The river here is gorgeous and practically nothing (especially, a slightly-inconvenient put-in) will dissuade you from wanting to jump in and get paddling. The pines are just so inviting and once you’re making your way downriver, you long to see what’s around the next corner. The beautiful copper-colored water, a common characteristic to water in the Upper Peninsula (this area was built on mining, with its iron and mineral rich geology), enhances the stony-bottomed floor and the boulders it has smoothed over for centuries. There are countless boulder gardens (in higher water, some boulder gardens will test your whitewater skills) and some extremely beautiful rock cuts flanking either side of the river. Comparing this area to Canada is not unrealistic, because, thanks to the glacier, much of Canada ended up here and it’s characteristics are very much what you’ll find just north of Lake Superior.
I could go on and on with superlatives about the environment but the thing I enjoyed most about this trip was all after the fact – this area is steeped in history, starting with the Peshekee Grade (formerly the Huron-Bay Grade).
The river had once been used to float pine trees to the mill in Michegamme but that’s hardly the most interesting piece of history surrounding this area. Over a century ago, there was no road along the Peshekee but there is a very intriguing story about how it and the access to this beautiful river came to be.
It’s been often written and referred to as the “$2 Million dollar mistake”. The long and short of it is that back in the 1890s, a guy by the name of Milo Davis, an entrepreneur from Detroit, wanted to build a shorter, more direct route to get ore from nearby mines to the ore boats on Lake Superior where a giant ore dock was to be built (even while Marquette’s Iron Range was extending westward). It was not only shorter but it was thought that it would help develop logging and that other gold, silver, lead and zinc mines would open, adding additional activity to all the slate production already underway in the area. The track was meant to follow the Peshekee River valley and climb towards the headwaters.
Then known as the Huron Grade, a couple thousand men spent ten years cutting, sometimes blasting through the rock where needed while laying track that crisscrossed the Peshekee and Slate rivers.
Work started in 1890 and in 1894, two locomotives were ordered and stored at the Huron Bay end of the line. On the first test run, a railroad engineer by the name of Sam Beck, rode one of the locomotives up the steep grade from the ore dock for twenty minutes (most accounts say 20 yards). The locomotive literally rolled over and fell off the track. And from that moment, the Iron Range and the Huron Bay Railroad ceased to exist and is considered the greatest railroad debacle in Michigan’s history.
Bankrupt, Milo Davis fled to Mexico and was never heard from again and the track was never finished. It turned out that this area was later found out to be the highest point in Michigan (1,979 feet above sea level. It wasn’t until 50 years later that this was officially calculated). The grade was figured to be over 8% which is too steep for a railroad and should never have been built, let alone used. And the huge pocket ore dock built in the bay? Well, that cost over a quarter million dollars and it was never used either.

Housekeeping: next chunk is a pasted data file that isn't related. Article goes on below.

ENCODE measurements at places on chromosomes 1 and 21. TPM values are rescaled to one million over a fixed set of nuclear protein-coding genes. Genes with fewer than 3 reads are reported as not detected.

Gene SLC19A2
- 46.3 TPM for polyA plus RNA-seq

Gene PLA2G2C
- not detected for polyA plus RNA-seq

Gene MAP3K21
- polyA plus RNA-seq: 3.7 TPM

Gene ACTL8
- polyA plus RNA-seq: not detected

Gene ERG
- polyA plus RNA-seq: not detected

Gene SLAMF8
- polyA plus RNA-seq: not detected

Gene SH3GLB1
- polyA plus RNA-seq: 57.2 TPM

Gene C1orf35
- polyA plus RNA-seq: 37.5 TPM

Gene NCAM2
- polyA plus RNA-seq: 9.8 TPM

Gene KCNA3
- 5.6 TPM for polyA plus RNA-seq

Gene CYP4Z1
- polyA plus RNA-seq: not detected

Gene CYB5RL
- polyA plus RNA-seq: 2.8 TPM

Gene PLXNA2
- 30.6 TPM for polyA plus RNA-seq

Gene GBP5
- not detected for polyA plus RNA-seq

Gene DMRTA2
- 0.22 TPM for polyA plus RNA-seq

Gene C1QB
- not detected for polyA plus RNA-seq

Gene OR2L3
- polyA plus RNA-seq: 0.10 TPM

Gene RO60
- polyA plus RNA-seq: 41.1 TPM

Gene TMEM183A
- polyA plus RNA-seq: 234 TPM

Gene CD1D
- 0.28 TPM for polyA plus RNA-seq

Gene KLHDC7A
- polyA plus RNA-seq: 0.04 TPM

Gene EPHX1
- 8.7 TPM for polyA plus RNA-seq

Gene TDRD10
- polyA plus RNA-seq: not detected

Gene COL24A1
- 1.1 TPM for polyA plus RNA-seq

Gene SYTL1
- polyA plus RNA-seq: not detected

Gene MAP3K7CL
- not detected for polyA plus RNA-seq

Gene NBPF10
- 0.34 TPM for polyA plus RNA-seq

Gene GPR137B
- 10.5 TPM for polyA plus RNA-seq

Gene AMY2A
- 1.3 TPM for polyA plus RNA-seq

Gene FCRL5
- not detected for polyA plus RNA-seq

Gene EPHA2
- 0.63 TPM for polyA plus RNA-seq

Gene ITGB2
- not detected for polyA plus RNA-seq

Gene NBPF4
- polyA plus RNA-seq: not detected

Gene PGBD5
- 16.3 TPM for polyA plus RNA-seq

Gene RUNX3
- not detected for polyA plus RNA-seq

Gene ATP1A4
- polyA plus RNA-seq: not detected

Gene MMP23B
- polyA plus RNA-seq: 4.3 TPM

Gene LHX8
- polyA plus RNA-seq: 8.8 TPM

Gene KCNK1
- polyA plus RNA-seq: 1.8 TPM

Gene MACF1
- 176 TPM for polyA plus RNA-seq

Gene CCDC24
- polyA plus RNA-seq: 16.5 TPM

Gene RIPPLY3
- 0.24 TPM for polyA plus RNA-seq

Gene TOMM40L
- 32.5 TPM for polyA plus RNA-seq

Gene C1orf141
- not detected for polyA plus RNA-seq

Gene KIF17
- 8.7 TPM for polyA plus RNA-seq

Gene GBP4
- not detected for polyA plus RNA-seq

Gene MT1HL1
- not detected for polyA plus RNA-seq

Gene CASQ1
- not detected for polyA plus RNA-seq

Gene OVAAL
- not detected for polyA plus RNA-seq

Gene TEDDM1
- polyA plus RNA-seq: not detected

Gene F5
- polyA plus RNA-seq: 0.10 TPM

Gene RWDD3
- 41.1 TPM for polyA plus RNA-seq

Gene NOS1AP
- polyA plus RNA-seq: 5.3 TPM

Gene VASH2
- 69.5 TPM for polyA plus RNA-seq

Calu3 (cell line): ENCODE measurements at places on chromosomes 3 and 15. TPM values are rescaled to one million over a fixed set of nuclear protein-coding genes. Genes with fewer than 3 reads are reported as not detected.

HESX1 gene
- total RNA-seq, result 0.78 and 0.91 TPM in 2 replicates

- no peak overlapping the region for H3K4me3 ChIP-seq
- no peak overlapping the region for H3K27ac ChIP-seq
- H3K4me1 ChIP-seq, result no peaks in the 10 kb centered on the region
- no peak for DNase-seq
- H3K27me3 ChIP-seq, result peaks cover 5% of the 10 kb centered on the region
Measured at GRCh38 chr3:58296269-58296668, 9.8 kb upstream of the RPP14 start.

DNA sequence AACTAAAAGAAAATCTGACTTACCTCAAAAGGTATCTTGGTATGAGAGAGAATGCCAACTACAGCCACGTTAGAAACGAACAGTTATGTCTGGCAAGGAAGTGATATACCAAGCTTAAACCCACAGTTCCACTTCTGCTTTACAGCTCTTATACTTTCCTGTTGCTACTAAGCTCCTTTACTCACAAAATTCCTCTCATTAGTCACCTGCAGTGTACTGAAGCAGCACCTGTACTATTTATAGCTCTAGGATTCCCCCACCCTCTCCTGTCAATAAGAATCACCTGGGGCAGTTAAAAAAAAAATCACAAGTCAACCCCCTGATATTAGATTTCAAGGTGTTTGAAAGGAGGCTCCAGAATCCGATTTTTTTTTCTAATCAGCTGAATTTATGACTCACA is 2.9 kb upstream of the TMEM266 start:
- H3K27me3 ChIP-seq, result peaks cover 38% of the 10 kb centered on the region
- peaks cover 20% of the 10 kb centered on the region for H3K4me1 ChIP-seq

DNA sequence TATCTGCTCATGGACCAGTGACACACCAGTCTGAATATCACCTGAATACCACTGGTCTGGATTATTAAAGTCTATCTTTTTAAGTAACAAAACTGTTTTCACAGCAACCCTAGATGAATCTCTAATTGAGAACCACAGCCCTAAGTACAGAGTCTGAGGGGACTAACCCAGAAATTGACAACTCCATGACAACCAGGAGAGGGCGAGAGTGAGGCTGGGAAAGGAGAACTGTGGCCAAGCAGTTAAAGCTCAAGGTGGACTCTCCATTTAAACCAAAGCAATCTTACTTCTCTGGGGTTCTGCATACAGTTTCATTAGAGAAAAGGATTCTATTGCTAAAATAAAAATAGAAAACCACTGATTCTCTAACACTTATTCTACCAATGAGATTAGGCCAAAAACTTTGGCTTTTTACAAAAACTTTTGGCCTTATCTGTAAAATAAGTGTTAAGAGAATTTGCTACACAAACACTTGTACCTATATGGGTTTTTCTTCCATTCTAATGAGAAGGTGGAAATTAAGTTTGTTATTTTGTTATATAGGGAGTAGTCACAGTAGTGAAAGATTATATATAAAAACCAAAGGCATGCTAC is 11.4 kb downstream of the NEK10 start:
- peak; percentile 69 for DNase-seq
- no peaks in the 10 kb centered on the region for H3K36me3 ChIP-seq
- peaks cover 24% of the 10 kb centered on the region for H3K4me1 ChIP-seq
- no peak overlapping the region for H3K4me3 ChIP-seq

Many years later, the tracks were pulled up and the grade was paved up to the McCormick Tract (the Tract is an acreage of land given to the U.P. by Cyrus McCormick, a prominent business man but that’s a whole other story for another day) about 8 miles north of Highway 41. From there, it becomes a dirt/gravel road. Sometimes still referred to as the Huron Bay Grade (although official signage calls it the Peshekee), this is the Peshekee Grade and this is how we are/were lucky enough to access this river now.
Interesting story to say the least and I owe it to the family for highlighting that and feeding my curiosity about the area. Naturally, they’re really into the history of the U.P. and they introduced me to a couple books that capture not only the infamous debacle but a very thorough and interesting history of the U.P. called “Superior Heartland, A Backwoods Story”. It’s an absolutely fascinating and invaluable read but appears to be out of print (accordinging to the lofty price on Amazon).
But there are a lot of great articles about the Iron Range and Huron Bay Railroad to be found. If you’re interested in this story specifically, there are some nice writeups like this one, another from a real estate listing and my favorite, the one on Mikel B. Classen’s site.
And now back to the paddle… We didn’t see a lot of wildlife but at one point I saw something jump/splash upstream. As I got closer, I could see something white and moving just under the water. It appeared to be the belly of a very large walleye or something but as my eyes adjusted and my brain unraveled the puzzle, what appeared was a much larger fish with its mouth wrapped around it. Jack confirmed it was a northern pike and we watched as it dodged us under the water with the catch in its mouth. It was a fascinating sight that I’ve never seen before.